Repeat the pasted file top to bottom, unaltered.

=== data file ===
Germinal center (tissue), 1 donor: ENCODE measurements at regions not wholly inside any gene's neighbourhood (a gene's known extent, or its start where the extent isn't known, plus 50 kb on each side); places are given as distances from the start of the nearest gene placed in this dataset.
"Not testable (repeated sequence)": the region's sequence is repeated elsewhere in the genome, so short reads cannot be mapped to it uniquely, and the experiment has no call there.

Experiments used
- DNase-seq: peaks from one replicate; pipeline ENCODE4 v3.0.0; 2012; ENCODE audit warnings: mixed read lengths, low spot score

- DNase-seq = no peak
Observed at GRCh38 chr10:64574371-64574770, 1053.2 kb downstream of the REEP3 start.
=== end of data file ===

Germinal center (tissue), 1 donor: ENCODE measurements at regions not wholly inside any gene's neighbourhood (a gene's known extent, or its start where the extent isn't known, plus 50 kb on each side); places are given as distances from the start of the nearest gene placed in this dataset.
"Not testable (repeated sequence)": the region's sequence is repeated elsewhere in the genome, so short reads cannot be mapped to it uniquely, and the experiment has no call there.

Experiments used
- DNase-seq: peaks from one replicate; pipeline ENCODE4 v3.0.0; 2012; ENCODE audit warnings: mixed read lengths, low spot score

- DNase-seq = no peak
Observed at GRCh38 chr10:64574371-64574770, 1053.2 kb downstream of the REEP3 start.